Publication: Eurasia Daily Monitor Volume: 2 Issue: 71

During his presidency, Kyrgyz leader Askar Akayev had secured guarantees of immunity for himself and members of his family by means of two referenda. Akayev officially resigned on April 3, but his departure did not become official until it was accepted by the Kyrgyz parliament on April 11. During the intervening days, the opposition’s most outspoken leaders, particularly Azimbek Beknazarov, demanded the cancellation of the basic privileges Akayev and his family should have been granted after his resignation.

According to a parliamentary decision on April 8, Akayev was denied the historical status of being the first president of independent Kyrgyzstan (, April 10). The parliament also deprived him of the right to a personal security guard (provided by the state) within the territory of Kyrgyzstan, the right to take part in the political life of the country, and diplomatic immunity for his family members (Akipress, April 8). This last clause is especially significant, as Akayev’s wife Mairam, daughter Bermet, and son Aidar, had reputations as particularly corrupt figures within the government. In legal terms this means that Akayev’s family members can now be investigated on corruption charges.

In his recent address to the Kyrgyz public via videotape, Akayev blamed the new government for taking up a dangerous path, stating, “Defending my presidential and civil rights, as well as human dignity, if needed, I will be bound to appeal to the international community that, by no doubt, will condemn the activities and the conduct of those responsible, hold them up to shame” (Akipress, April 8).

However, there seem to be few pro-Akayev supporters left in the government or the parliament. Once steadfast supporters have either moved in favor of the opposition or vacated the political scene altogether. For example, former prime minister Nikolai Tanayev is seeking a new position in Russia, while state secretary Osmonakun Ibraimov abandoned Akayev in the last minutes of his regime. Even the world’s “most famous Kyrgyz,” as locals know him, writer and diplomat Chingiz Aitmatov has spoken against the previous government. There are also former ministers, deputies, and secretaries who rushed to publicly criticize Akayev, as his regime collapsed. In effect, the new parliament elected in February-March, a body intended to become a major pro-Akayev force, has turned against him. Ultimately, 60 out of 63 parliamentarians voted to cancel Akayev’s presidential privileges.

Meanwhile, tensions continue in Bishkek. Usen Kudaibergenov, a close ally of former political prisoner Felix Kulov, was shot dead in his home on April 10. Kudaibergenov played a key role in halting the widespread lootings in Bishkek by dispatching more than 200 people on horseback and protecting the capital’s strategic sites. His assassination was likely a contract murder, and his death will increase instability among the new leadership (, April 10). The Bishkek City Council has urged the acting government to take action against mass disorders throughout the capital, as there are hundreds of people from rural areas illegally seizing land in the city’s parks.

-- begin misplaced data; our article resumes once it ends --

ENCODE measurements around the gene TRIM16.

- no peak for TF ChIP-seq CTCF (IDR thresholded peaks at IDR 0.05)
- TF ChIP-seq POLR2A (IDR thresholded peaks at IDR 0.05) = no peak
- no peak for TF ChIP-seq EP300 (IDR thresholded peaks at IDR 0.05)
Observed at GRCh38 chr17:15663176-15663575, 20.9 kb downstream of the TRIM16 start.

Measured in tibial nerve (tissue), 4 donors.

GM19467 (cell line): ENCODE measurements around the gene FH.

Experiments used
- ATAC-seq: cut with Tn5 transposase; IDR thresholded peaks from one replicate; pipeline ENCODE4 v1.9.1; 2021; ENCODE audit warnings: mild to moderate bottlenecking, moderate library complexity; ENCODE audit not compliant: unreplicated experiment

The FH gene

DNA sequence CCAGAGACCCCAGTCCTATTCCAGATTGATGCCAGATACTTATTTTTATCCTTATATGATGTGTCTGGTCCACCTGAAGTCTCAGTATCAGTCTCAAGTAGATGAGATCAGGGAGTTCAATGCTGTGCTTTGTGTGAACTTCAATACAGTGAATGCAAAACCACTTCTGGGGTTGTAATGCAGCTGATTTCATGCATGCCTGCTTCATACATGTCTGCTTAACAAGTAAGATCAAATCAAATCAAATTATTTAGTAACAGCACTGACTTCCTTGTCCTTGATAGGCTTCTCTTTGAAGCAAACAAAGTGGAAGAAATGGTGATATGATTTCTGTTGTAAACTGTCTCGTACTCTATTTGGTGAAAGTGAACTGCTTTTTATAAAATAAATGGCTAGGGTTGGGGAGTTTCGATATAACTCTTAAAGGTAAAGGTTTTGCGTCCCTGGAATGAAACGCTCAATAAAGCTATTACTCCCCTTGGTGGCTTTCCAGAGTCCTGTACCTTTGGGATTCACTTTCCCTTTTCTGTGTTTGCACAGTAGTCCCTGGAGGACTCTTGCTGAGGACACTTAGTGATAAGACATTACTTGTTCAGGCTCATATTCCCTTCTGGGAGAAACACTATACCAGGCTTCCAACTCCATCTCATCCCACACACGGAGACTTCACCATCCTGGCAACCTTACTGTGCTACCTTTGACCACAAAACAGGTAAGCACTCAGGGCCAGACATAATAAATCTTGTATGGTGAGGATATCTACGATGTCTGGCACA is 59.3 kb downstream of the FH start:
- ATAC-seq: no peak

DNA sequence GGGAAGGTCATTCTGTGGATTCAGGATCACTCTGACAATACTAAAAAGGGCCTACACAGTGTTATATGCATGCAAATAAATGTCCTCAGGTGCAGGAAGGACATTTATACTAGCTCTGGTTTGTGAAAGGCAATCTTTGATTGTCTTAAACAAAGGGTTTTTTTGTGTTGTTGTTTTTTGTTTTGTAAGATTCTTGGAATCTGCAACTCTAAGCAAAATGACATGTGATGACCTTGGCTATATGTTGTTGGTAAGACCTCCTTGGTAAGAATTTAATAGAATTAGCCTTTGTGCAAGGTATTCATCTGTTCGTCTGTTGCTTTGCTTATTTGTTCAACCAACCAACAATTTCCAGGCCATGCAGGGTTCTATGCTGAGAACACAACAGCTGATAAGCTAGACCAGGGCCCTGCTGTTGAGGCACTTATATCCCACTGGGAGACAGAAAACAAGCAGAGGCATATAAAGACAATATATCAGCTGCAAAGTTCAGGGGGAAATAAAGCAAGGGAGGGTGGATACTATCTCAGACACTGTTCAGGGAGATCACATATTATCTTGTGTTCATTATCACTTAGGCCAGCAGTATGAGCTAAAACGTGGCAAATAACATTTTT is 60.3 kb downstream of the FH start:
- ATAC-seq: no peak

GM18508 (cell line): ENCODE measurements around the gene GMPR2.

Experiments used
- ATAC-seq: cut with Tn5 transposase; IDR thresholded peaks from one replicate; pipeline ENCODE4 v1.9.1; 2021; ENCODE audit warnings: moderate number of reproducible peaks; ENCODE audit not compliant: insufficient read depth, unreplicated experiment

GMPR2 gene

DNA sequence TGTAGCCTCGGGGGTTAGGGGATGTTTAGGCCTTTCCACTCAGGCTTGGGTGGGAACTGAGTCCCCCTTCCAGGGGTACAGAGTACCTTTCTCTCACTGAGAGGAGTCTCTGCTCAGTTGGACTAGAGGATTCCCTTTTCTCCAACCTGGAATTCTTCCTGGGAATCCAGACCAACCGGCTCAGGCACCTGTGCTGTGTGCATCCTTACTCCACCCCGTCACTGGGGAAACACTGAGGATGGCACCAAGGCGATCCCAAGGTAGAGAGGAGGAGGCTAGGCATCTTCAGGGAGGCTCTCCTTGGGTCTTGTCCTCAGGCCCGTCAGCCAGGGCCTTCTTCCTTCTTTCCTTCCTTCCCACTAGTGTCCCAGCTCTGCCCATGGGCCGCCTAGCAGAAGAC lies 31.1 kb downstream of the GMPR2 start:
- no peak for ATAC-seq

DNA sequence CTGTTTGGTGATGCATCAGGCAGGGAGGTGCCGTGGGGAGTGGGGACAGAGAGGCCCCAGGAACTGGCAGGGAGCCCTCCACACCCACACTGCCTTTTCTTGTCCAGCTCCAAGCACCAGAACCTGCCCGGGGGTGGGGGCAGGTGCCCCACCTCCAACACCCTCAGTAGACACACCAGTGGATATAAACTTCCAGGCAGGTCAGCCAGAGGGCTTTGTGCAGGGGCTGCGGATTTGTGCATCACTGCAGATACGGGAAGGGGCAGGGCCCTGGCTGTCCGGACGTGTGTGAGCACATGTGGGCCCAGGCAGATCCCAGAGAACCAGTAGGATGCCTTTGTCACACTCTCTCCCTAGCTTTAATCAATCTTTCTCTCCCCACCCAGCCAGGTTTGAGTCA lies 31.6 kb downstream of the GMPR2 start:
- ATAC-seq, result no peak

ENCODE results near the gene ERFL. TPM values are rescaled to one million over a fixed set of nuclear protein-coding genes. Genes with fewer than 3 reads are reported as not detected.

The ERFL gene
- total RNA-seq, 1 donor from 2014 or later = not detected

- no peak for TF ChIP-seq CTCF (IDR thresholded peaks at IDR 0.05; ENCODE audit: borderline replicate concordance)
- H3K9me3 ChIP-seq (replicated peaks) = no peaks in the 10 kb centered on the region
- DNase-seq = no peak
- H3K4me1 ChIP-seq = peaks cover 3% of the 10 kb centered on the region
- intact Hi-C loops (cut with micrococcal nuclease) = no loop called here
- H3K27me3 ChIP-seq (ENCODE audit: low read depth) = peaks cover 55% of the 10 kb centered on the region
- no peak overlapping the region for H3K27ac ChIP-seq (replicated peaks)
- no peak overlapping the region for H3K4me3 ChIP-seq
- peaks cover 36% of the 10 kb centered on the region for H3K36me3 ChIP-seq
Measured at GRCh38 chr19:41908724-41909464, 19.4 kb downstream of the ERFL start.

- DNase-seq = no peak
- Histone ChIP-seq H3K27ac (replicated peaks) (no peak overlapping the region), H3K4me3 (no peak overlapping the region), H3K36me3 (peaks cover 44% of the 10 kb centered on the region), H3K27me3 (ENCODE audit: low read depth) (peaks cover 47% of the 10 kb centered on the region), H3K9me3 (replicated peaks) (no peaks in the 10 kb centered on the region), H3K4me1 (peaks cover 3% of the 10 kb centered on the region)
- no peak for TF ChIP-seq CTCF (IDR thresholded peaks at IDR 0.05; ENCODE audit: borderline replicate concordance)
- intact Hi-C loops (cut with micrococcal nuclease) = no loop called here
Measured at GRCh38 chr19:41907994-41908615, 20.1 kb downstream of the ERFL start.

The Kyrgyz revolution, which originated in the country’s southern half, has spurred even the most indifferent citizens toward increased political participation. Some Kyrgyz are anxious that members of the former regime will instigate troubles similar to the lootings and pogroms that took place after March 24. And although these assumptions are part of a post-revolution discourse among the locals, the general public is now expecting the state budget to increase after eliminating corruption within the country’s major industries and businesses such as customs, energy, tourism, and services. The country is also busy resolving agricultural problems; the political revolution delayed the regular spring planting campaign. This problem is especially acute for the southern residents. The Russian government has agreed to help by donating grain to Kyrgyzstan.

On the international scene, the interim government has secured official support from Russia and the United States. Roza Otunbayeva, acting foreign minister, is planning to visit Moscow in the coming days to meet with Russian officials. She has also conducted meetings with most of the foreign ambassadors in Bishkek. Zamira Sydykova, editor-in chief of Res publica newspaper and the leading candidate to replace the current Kyrgyz Ambassador in Washington, DC, testified at the U.S. Helsinki Commission on April 7 about the developments in Kyrgyzstan. According to Sydykova, Kyrgyzstan will continue to rely on U.S. assistance for the country’s long-term democratic development. An active presence by the Organization for Security and Cooperation in Europe and the United States will be especially important in the new leaders’ efforts to carry out political reforms and build transparent governance.

U.S. Department of State deputy spokesman Adam Ereli confirmed that Washington would continue to assist Kyrgyzstan in 2005, with $31 million earmarked within the Freedom Support Act. If necessary, the government could allocate additional financial aid (Kabar, April 8). There are also reports that the U.S. Congress will appropriate $6.6 million to Kyrgyzstan for the immediate needs of the country.

Parliament has announced new presidential elections will be held on July 10.